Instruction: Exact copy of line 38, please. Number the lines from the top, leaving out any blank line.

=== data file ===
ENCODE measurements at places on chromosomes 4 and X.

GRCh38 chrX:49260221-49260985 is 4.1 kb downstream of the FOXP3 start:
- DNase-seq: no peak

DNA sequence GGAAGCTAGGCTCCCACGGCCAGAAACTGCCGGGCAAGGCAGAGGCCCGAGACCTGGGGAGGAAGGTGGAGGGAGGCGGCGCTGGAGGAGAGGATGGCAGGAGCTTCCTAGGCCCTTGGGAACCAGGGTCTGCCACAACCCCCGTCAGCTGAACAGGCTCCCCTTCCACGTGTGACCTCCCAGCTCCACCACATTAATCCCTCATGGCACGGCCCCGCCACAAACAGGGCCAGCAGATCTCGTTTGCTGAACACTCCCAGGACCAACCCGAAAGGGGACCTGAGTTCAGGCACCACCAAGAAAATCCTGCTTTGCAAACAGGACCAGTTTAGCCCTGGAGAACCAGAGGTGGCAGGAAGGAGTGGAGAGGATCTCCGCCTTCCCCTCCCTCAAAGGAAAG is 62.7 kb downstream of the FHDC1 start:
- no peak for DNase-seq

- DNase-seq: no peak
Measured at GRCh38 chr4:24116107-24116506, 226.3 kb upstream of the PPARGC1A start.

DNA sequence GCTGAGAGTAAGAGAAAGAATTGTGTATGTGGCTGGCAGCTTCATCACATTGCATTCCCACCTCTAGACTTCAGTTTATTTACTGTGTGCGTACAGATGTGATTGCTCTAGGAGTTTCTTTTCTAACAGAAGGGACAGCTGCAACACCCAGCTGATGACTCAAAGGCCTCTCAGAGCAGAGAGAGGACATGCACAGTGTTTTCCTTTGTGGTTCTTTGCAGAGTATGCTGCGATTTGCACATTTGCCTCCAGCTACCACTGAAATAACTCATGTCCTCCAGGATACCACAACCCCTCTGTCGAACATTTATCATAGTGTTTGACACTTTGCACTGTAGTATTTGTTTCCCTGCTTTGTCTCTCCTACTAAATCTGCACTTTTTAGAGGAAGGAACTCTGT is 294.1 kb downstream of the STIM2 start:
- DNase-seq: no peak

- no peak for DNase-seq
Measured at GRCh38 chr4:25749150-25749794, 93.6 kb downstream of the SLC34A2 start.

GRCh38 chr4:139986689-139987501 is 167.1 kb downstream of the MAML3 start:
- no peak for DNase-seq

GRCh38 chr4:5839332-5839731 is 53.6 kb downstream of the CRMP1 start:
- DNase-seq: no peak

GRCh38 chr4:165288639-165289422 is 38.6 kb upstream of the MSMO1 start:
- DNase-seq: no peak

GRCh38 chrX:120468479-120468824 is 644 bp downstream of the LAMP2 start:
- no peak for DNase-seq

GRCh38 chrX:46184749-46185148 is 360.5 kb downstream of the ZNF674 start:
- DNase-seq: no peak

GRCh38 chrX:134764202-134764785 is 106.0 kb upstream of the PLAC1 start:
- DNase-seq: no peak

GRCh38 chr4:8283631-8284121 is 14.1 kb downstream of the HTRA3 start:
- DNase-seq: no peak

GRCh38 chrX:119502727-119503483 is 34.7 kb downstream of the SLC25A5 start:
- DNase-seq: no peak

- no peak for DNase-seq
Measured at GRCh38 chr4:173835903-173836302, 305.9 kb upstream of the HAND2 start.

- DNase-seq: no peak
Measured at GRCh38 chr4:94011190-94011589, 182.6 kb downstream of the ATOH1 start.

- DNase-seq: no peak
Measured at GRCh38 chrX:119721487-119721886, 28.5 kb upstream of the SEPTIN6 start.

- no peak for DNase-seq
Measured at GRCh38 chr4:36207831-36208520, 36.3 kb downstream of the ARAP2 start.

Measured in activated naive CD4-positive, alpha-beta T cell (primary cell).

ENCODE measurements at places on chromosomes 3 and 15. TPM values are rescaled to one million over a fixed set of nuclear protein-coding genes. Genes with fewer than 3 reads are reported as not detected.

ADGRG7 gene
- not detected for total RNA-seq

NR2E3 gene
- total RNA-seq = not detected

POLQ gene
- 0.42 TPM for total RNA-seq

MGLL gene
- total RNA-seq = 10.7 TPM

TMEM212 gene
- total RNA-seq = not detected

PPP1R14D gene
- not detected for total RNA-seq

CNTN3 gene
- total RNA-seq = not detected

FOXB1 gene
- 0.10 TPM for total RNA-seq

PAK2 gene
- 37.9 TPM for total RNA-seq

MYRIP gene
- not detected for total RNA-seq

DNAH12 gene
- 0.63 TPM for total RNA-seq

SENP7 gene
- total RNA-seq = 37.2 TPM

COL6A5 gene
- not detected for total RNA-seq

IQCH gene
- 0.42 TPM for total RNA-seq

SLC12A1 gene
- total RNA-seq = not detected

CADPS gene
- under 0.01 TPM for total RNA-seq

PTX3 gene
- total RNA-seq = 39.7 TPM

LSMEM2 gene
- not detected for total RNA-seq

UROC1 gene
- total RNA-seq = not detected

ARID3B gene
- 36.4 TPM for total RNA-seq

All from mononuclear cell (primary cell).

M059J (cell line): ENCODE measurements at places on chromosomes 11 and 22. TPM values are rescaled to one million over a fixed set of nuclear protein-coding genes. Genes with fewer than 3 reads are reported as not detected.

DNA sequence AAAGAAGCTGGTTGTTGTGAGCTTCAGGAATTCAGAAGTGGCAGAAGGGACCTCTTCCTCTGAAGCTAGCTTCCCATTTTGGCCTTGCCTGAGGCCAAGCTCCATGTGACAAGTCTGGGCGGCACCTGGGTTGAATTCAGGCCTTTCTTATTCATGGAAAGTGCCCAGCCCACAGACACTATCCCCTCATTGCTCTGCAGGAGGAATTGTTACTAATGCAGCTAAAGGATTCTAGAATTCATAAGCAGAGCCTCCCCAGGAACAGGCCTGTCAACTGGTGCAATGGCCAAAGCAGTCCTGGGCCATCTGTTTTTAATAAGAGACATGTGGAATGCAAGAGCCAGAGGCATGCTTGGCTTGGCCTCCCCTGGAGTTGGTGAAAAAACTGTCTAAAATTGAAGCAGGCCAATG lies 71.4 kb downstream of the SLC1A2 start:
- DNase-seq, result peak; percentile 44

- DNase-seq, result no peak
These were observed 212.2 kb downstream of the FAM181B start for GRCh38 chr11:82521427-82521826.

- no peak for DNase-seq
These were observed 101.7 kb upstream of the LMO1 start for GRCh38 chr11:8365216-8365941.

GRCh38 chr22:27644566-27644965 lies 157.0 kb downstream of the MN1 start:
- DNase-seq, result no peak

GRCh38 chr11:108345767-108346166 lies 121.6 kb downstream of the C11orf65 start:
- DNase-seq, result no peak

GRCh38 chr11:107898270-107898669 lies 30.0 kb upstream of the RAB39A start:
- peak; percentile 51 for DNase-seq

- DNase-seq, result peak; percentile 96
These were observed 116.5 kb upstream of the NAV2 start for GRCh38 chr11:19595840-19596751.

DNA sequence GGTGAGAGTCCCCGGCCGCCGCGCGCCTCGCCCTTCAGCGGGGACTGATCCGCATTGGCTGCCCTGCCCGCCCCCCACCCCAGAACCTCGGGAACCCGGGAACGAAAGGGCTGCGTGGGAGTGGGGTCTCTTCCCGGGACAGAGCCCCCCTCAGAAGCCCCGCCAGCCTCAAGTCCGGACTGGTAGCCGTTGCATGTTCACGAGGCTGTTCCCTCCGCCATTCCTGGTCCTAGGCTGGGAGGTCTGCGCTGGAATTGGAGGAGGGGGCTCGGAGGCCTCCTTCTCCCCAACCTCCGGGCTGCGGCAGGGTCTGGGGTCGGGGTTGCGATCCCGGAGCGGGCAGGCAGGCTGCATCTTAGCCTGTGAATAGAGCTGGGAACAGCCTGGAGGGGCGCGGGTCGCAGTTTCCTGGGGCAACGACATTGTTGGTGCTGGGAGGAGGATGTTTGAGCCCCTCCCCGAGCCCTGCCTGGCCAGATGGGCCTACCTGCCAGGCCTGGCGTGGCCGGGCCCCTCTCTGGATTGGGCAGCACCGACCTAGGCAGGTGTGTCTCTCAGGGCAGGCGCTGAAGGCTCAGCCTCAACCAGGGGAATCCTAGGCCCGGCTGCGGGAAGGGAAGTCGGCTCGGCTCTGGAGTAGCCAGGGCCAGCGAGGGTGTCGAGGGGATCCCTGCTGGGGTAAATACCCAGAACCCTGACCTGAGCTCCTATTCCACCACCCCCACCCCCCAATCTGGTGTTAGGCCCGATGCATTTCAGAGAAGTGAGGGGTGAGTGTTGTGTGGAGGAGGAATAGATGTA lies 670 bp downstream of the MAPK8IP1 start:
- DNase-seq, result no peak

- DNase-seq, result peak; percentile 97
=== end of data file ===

ADGRG7 gene